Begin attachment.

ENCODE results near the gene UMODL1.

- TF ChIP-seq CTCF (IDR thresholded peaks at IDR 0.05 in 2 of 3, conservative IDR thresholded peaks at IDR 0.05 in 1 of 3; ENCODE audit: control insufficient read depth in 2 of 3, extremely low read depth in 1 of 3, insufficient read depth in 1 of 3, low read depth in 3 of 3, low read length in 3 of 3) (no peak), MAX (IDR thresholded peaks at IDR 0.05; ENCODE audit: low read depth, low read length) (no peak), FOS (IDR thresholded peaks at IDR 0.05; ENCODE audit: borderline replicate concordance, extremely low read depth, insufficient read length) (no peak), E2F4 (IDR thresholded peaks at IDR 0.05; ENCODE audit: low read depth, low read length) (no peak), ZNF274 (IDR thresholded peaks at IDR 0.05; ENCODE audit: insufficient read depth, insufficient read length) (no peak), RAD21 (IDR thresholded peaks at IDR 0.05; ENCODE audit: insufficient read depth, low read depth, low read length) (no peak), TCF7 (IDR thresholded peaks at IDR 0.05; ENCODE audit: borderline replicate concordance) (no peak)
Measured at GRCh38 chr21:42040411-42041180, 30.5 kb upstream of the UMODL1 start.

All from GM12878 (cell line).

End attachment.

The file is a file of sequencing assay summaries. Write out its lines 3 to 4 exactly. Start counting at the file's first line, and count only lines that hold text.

Measured at GRCh38 chr21:42040411-42041180, 30.5 kb upstream of the UMODL1 start.

All from GM12878 (cell line).